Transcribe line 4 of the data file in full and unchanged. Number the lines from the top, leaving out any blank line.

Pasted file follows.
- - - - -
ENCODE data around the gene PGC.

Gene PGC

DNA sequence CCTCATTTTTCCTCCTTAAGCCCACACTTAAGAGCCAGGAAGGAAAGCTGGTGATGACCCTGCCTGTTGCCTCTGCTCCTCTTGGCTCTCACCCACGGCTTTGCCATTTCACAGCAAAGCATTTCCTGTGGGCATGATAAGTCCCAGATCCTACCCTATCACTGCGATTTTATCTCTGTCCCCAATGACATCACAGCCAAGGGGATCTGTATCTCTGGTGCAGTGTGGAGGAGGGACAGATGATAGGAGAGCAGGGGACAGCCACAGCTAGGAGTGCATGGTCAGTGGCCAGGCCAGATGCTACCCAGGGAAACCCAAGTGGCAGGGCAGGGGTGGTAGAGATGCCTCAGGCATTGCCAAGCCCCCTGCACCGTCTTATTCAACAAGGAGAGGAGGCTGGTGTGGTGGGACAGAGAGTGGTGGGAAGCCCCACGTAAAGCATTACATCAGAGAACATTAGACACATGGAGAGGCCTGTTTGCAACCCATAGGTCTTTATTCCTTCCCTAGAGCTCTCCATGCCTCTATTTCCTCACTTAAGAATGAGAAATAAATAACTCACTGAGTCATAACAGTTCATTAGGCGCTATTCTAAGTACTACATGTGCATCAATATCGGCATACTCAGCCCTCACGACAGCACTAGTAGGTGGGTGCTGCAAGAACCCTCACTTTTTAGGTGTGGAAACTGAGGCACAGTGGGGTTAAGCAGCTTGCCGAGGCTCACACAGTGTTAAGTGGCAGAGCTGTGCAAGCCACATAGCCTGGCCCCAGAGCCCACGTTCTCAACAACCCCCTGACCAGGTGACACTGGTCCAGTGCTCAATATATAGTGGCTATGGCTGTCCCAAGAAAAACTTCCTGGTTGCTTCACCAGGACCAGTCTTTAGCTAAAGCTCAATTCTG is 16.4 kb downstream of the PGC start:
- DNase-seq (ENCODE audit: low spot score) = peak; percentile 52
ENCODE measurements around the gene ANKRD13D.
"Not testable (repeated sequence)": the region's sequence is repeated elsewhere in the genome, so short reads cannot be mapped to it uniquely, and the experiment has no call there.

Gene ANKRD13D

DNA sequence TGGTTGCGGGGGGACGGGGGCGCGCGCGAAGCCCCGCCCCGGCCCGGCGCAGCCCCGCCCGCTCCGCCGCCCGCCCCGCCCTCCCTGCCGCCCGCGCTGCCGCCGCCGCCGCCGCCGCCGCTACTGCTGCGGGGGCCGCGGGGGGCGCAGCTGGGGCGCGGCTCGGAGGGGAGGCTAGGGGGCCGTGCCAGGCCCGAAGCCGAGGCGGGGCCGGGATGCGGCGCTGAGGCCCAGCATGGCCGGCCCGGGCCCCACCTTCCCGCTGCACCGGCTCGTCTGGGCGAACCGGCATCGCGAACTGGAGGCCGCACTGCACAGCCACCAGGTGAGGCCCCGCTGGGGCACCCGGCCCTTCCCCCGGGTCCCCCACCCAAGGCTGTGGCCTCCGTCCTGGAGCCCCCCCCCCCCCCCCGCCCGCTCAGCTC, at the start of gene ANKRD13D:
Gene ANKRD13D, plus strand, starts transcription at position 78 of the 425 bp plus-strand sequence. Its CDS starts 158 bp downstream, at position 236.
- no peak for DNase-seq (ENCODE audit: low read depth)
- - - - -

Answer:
- DNase-seq (ENCODE audit: low spot score) = peak; percentile 52